The Bartlett


Monitoring bovine TB in Ethiopia

Social scientists at The Bartlett worked with epidemiologists, immunologists and geneticists to tackle the spread of bovine TB in Ethiopia’s burgeoning dairy industry.

A cattle farm in Ethiopia. Credit: Unicef

Ethiopia has the largest livestock population in sub-Saharan Africa: almost 57 million cattle share the country with its 85 million human inhabitants. But the type of cow traditionally farmed there – the zebu – is not great at producing milk.

The government sees the country’s cattle farming tradition as having huge potential for developing a dairy industry that not only meets national demand (currently milk powder has to be imported from Switzerland), but could also allow exports to China, Saudi Arabia and elsewhere. So since the 1990s, it has been encouraging intensive dairy farming with plans to grow the contribution of dairy industry to the national economy.

Building up that industry depends on introducing ‘exotic’ breeds, such as Holstein-Friesians, which are better milk producers. But there’s a huge risk in doing this: those breeds appear to be more susceptible to bovine TB than the native zebu. And bTB is a zoonotic disease – like Ebola, avian flu and SARS – which means it can jump the species divide between animals and humans and spread rapidly, especially in areas of widespread poverty where food safety regulations and health systems are weak.

The social science of disease control

Between 2014 and 2020, The Bartlett’s Institute for Global Prosperity (IGP) worked with eight collaborating institutions on the Ethiopia Control of Bovine Tuberculosis Strategies (ETHICOBOTS) project. This interdisciplinary project brought together epidemiologists, immunologists, geneticists and social scientists from Europe and Ethiopia to develop systems to ‘clean’ the country’s cattle stock of bTB. The aim was to minimise the potential impact of the disease on poor high-risk groups, as the emergent dairy livestock system continues to expand.

Most of Ethiopia’s cattle, particularly exotic and cross-breeds, are farmed in small herds of under 10 animals by families who work in close contact with their animals, and for whom a cow is by far the most valuable possession. If a cow becomes sick, the farmers readily admit, they would receive no compensation from government and could not afford to slaughter it. Instead, they would not report the problem and sell the cow somewhere far away.

So while developing a major dairy industry could boost Ethiopia’s national economy, with little past experience of controlling bTB, and no system in place for monitoring it or insuring farmers against it, intensive dairy farming involving susceptible breeds poses a significant risk: it could rapidly spread bTB across the country. It could destroy many poor families’ livelihoods as well as affecting public health, food production and the wider economy. In a landlocked country in the Horn of Africa, there is also the potential for the disease to spread to some of the region’s most troubled nations – Somalia, Sudan, South Sudan.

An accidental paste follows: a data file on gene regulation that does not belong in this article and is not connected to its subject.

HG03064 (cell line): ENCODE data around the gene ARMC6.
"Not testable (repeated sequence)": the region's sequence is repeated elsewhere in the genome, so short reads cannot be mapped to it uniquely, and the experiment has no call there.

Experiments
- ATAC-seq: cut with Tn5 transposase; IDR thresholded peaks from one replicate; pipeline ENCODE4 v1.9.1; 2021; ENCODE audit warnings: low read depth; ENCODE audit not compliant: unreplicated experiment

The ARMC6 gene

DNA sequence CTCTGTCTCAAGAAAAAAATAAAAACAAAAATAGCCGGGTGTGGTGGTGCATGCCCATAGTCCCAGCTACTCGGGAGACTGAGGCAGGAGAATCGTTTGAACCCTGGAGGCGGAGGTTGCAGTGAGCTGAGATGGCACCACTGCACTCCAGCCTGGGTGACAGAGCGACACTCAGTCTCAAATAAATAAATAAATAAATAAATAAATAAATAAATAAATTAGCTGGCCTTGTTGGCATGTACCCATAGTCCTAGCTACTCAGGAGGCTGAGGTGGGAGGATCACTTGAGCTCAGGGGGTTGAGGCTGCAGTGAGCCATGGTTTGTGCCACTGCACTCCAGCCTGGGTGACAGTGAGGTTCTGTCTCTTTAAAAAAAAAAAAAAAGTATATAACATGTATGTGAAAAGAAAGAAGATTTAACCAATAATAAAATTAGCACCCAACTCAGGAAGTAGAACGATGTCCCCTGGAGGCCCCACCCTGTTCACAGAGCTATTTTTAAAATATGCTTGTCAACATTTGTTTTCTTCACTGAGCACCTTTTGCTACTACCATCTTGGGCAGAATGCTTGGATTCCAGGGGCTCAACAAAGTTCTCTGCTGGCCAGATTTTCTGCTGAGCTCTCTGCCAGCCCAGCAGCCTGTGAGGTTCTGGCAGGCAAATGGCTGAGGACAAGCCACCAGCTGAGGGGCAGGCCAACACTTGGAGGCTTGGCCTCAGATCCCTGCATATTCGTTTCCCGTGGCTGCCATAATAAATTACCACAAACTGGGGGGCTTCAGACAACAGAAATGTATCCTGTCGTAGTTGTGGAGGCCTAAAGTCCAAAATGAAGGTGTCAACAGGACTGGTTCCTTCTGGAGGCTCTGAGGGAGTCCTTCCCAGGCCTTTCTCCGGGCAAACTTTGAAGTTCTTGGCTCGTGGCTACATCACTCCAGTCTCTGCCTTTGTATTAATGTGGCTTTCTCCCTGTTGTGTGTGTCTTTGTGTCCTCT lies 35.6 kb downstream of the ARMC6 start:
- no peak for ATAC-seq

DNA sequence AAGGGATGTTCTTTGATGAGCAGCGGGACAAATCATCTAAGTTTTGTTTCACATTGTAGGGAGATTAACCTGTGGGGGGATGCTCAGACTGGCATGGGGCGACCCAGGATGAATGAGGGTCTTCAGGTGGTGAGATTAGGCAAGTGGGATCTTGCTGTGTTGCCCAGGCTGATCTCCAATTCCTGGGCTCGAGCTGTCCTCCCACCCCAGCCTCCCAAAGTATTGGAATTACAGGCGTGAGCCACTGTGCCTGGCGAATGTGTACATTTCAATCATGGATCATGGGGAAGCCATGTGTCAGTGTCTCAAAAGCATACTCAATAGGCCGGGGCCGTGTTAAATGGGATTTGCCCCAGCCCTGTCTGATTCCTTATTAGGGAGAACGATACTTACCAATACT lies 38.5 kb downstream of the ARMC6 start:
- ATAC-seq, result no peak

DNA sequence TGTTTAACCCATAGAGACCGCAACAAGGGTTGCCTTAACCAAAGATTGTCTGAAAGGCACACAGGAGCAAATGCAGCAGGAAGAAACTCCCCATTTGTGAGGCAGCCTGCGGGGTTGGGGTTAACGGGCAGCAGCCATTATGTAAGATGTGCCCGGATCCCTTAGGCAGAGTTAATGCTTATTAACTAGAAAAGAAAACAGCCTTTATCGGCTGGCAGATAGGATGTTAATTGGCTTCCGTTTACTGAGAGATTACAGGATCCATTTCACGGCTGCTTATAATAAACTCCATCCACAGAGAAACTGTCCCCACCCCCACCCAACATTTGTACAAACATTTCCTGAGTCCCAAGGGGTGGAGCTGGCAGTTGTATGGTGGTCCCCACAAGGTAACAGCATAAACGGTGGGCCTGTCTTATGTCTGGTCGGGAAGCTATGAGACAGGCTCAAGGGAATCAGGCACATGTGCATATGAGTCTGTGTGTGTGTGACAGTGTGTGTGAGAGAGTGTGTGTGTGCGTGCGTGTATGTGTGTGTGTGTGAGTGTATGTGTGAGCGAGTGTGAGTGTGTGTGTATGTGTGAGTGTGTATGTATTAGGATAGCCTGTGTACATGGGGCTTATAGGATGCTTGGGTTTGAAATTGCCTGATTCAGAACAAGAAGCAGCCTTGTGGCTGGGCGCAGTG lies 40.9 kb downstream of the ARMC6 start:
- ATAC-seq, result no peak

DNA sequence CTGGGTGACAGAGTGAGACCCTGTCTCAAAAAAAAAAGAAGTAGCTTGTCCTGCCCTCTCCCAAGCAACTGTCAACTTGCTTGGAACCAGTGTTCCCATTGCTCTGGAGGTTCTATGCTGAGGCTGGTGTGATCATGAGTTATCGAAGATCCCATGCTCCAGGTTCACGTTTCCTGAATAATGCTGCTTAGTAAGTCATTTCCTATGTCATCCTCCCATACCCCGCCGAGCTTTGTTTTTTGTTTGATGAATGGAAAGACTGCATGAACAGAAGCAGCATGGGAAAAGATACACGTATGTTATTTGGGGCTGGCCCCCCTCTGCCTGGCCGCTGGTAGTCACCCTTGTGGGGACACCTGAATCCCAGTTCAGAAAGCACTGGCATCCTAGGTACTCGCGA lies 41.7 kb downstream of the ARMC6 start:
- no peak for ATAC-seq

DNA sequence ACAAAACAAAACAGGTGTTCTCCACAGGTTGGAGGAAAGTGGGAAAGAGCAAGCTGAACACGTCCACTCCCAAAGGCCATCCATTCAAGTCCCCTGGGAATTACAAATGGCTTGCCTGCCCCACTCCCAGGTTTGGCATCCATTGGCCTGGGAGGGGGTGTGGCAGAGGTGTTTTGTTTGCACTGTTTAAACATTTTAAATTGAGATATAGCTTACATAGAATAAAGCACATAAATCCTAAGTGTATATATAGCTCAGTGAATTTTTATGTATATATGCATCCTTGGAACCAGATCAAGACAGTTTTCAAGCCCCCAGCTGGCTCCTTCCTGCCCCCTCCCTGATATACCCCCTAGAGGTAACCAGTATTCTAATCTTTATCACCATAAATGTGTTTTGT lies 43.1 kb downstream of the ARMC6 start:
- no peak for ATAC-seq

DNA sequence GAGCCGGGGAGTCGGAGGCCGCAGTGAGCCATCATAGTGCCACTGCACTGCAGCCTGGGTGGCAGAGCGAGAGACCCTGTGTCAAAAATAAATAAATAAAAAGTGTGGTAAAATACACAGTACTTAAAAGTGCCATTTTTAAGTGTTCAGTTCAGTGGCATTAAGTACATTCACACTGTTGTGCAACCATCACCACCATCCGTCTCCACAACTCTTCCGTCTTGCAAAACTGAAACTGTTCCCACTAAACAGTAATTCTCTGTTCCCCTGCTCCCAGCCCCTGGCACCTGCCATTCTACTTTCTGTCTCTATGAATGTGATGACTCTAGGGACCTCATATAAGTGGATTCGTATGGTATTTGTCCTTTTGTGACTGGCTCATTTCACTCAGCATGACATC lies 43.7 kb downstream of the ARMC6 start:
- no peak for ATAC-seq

Developing sustainable strategies

The ETHICOBOTS project gathered data on the prevalence of bTB in Ethiopia. It found that in some exotic cattle in intensive dairy farms in central Ethiopia, the prevalence of bTB is more than 30%, while in zebu it is between 0 and 19%.

The project developed sustainable strategies for controlling the disease. It examined the management of sickness and health both in smallholder households, and on emerging commercial dairy farms. It also studied new consumption patterns, more intensive animal husbandry techniques, formal and informal trade networks of cattle and dairy products, an increasing labour burden and attitudes to risk and decision-making.

IGP’s part in the project was working with affected communities – making sure that strategies suggested by the natural scientists to prevent and control the disease in both cows and humans made practical sense to the people who make their living from dairy farming. Achieving that involved exploring participatory methods for disease surveillance using mobile phones and developing simple farmer-led monitoring systems for intervention programmes.

“We are working with and listening to the farmers – that way they are more likely to report problems and become reliable sources of surveillance data,” said Catherine Hodge, a PhD Candidate at IGP who investigated systems and technologies that could be used to help farmers understand risks and share information.

At the same time, IGP worked with government officials to create policy notes that will inform the development of new guidelines and a set of evidence-based, appropriate interventions to minimise the burden of bTB.